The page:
I think I can say that my husband and I both came to this marriage woefully underprepared and without a clue. I think I can say that our marriage is what it is today, and will be what it will be tomorrow, as a result of God’s generous supply of grace and our willingness to cooperate with that grace. While the qualities I’m going to describe are those that can be pondered in contemplating a spouse, I ask you to realize that these are qualities that can be grown into with God’s grace.
While a woman’s gifts come in her softness, her gentility, her ability to intuit, her eye for beauty in all its forms, a man’s gifts lie in his strength and his leadership, his providing for his family, and his sense of protection. This is really why there is such a complementarity of the roles within a marriage.
There is a certain *chemistry* I suppose that can’t really be summed up or written about, so I won’t even try. And, in looking with an eye towards a man who will be a good provider for his family it’s hard to nail down anything more than work ethic. Does he have one? Would he willingly go to work in a carpenter’s shop next to St. Joseph? That’s enough for me! I think I’ll look a bit deeper…
Why is this so very important…and in particular why is this important in the husband? Because marriage today is counter-cultural. Because when the wife finds herself minus the stylish clothes of her youth, minus the figure of her youth, minus relaxing lunch dates, and minus adult vocabulary for a large portion (ALL?) of the day, but rather finds herself drenched in spit-up, drowning in Cheerios, and singing “Jack Frost” for the 30th time this morning, it is his love and respect that anchors her to this worthy task – and it is worthy – it’s just hard to see its worth from the trenches sometimes.
Entering the Sacrament of Marriage with eyes wide open also requires an acceptance that love undertaken sacramentally will yield suffering. It seems paradoxical, but it’s true. The more you open yourself to love, the closer you are to suffering – and the deeper the love, the deeper the suffering. You need only look to Our Lord to confirm the truth in this – He loved with a depth so profound and unspeakable and unknowable that He opened the gates of heaven. In following Him, there is no other way but through the Cross.
Acknowledging that at some point in a marriage suffering will be gifted to you and your spouse, seek a man with strong shoulders. Look for the same kind of shoulders that bore the weight of the Cross some 2000 years ago. Prayerful shoulders. Shoulders that seek to follow the will of God, even when that path is uphill and full of scorn and mockery. When I speak of strong shoulders I’m thinking of shoulders that square in the face of adversity, but are still soft and yielding enough to hold your fears and your intense sorrow. I’m thinking of a man that is strong enough to pray, to seek his strength in the humility of making himself small before Our Lord. This man is a treasure beyond compare.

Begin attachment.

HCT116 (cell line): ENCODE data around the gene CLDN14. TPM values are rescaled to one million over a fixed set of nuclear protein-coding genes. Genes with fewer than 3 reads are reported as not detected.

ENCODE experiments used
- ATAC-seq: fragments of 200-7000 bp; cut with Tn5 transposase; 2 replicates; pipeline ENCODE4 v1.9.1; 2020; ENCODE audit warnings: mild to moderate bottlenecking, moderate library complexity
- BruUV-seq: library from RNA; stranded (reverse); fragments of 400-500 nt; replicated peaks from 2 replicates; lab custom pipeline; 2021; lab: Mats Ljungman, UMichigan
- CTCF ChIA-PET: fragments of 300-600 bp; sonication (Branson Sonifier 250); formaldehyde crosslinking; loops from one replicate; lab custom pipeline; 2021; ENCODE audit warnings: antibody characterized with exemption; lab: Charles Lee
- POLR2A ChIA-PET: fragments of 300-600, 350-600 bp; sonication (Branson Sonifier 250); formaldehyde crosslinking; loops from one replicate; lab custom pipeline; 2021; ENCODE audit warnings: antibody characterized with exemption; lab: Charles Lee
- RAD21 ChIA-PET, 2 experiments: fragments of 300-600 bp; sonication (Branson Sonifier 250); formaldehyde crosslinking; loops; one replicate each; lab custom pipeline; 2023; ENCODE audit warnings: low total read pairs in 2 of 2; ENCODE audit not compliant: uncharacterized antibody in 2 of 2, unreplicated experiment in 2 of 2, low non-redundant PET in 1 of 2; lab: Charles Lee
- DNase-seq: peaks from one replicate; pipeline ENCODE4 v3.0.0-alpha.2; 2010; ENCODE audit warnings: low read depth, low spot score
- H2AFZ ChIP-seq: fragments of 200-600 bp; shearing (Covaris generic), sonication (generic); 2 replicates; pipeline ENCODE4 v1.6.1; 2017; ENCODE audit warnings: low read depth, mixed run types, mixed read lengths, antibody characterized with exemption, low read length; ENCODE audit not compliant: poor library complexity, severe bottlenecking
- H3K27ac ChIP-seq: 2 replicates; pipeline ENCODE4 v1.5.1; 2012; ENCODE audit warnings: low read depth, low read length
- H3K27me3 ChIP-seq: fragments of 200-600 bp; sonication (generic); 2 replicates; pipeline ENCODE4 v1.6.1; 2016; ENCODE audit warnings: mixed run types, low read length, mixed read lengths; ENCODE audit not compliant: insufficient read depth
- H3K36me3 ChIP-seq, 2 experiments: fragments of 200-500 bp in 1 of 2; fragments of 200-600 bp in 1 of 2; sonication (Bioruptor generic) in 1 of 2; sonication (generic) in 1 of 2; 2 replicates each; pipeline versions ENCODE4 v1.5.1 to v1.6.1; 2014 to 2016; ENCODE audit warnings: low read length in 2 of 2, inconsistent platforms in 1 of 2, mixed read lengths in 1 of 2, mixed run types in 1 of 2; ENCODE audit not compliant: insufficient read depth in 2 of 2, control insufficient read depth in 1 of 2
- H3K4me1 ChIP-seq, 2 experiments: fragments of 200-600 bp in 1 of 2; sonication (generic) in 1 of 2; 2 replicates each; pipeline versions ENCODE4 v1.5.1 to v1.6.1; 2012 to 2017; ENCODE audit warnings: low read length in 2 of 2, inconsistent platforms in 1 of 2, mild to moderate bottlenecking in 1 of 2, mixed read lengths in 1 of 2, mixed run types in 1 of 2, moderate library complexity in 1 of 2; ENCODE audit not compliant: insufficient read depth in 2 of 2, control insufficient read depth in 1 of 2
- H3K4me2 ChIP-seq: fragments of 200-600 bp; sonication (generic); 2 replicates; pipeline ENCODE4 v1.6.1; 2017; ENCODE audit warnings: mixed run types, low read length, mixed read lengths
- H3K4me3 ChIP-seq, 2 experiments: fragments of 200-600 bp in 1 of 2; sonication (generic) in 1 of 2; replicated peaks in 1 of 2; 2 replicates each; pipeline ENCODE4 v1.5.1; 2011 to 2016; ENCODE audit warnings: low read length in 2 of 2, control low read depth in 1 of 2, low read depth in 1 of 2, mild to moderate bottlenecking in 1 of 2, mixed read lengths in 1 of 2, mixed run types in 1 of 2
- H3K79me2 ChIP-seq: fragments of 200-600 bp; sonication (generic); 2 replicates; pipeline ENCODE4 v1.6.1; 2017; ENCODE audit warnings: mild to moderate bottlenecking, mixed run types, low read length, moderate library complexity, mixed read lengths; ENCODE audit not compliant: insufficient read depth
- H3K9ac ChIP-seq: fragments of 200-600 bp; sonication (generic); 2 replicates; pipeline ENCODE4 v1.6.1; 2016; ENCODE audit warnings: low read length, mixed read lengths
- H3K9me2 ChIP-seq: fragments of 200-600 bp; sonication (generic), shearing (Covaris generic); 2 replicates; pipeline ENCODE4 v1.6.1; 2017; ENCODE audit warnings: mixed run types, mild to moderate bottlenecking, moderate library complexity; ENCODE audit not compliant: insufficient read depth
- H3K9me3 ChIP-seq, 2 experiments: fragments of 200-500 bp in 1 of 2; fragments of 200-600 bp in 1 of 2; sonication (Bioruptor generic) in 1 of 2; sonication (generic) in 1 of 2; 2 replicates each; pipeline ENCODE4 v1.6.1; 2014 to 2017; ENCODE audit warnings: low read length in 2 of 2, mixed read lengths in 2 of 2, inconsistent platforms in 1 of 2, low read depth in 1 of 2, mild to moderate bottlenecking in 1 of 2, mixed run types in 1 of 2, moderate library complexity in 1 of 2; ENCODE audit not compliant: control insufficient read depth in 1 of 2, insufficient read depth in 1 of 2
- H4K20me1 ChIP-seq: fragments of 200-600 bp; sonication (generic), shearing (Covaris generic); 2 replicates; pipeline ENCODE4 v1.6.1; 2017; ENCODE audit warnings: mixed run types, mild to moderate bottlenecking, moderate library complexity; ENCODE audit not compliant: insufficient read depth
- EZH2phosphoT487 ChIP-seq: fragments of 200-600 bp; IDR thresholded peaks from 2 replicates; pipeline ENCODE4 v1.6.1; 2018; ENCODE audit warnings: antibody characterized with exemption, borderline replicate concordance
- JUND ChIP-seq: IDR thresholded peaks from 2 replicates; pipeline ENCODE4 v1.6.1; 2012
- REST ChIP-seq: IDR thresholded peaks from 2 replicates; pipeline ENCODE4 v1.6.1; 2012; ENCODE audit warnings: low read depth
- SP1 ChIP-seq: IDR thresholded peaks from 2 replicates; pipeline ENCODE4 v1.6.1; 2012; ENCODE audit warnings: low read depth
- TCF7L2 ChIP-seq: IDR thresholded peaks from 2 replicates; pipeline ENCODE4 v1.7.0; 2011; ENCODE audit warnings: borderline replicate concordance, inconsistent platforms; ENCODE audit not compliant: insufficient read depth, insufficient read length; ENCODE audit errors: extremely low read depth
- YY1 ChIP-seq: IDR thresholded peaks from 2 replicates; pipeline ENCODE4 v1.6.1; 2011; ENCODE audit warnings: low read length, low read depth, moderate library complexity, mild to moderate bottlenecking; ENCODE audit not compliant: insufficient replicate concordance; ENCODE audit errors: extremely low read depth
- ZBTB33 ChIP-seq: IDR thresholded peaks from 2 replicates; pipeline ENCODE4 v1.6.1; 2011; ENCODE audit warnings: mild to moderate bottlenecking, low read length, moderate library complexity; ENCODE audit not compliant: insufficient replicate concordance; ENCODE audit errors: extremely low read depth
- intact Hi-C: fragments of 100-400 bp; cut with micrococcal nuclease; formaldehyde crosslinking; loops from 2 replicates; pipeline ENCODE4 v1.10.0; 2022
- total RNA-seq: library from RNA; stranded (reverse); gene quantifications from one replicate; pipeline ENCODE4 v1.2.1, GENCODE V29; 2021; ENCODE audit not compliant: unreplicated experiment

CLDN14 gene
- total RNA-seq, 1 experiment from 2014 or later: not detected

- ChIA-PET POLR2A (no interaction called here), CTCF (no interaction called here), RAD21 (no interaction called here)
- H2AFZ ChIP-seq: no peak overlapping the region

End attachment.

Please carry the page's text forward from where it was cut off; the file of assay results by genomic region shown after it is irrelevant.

I shudder to think how rough a specimen I was on the day I entered marriage almost 17 years ago – how vain and silly and stupid. I was however, very much in love with a man of great worth. I can take credit for choosing HIM and that’s about it. God’s mercies and gifts are made evident in weakness though, and I suppose we gave Him much to work with in that respect. Over the years God has pruned and fashioned Rob and I, stripping away the silliness and the layers of uselessness we clung to so hard and so fast in our youth. At times it has been quite painful, but always He has been good and merciful and tender, and after almost 17 years of marriage I can see that all that was really needed – all that is still really needed on that list seeking after ideals – is an openness in marriage to God’s grace. Leaving that door open yields a flood of mercy and grace that elevates marriage to that of a Sacrament and assists a spouse in viewing the other with the eyes of the supernatural, with all tenderness, so that your entire being speaks, “You are my beloved.”
It’s just as simple and complex as that. Isn’t it my beloved?